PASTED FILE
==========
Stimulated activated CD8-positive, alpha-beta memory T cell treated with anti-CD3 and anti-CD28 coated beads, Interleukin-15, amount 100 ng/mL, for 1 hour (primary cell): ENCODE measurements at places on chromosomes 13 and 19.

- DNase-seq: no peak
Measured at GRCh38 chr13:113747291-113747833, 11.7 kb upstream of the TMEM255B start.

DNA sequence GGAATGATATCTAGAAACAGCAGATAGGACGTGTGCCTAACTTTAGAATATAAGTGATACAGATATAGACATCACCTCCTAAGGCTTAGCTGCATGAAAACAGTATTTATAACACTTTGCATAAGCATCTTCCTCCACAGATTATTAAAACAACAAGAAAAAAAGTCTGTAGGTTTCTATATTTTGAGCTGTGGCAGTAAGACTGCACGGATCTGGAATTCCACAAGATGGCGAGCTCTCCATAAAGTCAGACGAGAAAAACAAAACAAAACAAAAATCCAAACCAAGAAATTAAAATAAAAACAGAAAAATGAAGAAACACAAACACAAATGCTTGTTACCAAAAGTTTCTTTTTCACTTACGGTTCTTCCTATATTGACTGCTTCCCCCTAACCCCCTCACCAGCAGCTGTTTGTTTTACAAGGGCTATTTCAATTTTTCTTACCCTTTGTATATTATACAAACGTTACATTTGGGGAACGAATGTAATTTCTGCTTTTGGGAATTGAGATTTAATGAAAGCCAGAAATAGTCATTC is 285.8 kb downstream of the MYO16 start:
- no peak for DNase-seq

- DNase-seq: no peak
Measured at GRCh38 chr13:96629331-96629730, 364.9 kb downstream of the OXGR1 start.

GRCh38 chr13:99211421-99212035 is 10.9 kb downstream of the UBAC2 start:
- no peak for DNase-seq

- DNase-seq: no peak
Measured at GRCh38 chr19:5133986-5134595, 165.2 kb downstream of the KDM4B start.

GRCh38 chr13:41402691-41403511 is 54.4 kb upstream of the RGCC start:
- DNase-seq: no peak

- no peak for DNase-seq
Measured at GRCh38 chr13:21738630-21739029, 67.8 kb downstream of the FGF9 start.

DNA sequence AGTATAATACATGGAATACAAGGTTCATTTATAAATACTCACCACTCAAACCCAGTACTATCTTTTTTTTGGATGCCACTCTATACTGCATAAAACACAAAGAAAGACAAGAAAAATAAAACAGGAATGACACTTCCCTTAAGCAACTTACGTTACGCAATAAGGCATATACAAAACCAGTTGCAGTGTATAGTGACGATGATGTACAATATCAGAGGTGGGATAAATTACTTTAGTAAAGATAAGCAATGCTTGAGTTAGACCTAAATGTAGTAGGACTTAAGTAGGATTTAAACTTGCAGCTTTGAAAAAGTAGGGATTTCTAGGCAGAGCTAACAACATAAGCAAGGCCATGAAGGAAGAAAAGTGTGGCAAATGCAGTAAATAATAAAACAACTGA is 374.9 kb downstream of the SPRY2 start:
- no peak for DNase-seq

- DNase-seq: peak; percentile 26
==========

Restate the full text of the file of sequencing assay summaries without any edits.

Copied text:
Stimulated activated CD8-positive, alpha-beta memory T cell treated with anti-CD3 and anti-CD28 coated beads, Interleukin-15, amount 100 ng/mL, for 1 hour (primary cell): ENCODE measurements at places on chromosomes 13 and 19.

- DNase-seq: no peak
Measured at GRCh38 chr13:113747291-113747833, 11.7 kb upstream of the TMEM255B start.

DNA sequence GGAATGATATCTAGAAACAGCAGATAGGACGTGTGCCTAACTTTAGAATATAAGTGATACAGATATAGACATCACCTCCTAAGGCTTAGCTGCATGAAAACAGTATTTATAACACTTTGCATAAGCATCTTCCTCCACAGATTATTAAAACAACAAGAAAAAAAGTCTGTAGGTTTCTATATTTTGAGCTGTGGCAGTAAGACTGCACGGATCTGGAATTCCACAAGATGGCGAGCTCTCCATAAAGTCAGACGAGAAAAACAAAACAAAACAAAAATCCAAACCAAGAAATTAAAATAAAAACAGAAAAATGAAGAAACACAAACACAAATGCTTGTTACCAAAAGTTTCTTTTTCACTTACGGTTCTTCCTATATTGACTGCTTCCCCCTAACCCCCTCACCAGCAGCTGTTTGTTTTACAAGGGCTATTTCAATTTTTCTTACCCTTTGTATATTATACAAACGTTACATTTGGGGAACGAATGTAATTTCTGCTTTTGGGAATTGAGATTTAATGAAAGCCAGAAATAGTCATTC is 285.8 kb downstream of the MYO16 start:
- no peak for DNase-seq

- DNase-seq: no peak
Measured at GRCh38 chr13:96629331-96629730, 364.9 kb downstream of the OXGR1 start.

GRCh38 chr13:99211421-99212035 is 10.9 kb downstream of the UBAC2 start:
- no peak for DNase-seq

- DNase-seq: no peak
Measured at GRCh38 chr19:5133986-5134595, 165.2 kb downstream of the KDM4B start.

GRCh38 chr13:41402691-41403511 is 54.4 kb upstream of the RGCC start:
- DNase-seq: no peak

- no peak for DNase-seq
Measured at GRCh38 chr13:21738630-21739029, 67.8 kb downstream of the FGF9 start.

DNA sequence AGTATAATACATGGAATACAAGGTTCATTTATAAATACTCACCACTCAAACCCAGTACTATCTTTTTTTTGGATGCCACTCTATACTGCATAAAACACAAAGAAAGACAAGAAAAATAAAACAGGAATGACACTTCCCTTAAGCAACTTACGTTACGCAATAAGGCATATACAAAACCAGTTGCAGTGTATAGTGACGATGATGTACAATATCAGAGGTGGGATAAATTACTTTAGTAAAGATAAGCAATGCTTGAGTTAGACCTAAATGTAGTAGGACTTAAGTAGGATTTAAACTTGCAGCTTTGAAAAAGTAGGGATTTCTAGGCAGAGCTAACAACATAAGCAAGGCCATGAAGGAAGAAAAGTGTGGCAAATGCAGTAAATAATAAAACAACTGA is 374.9 kb downstream of the SPRY2 start:
- no peak for DNase-seq

- DNase-seq: peak; percentile 26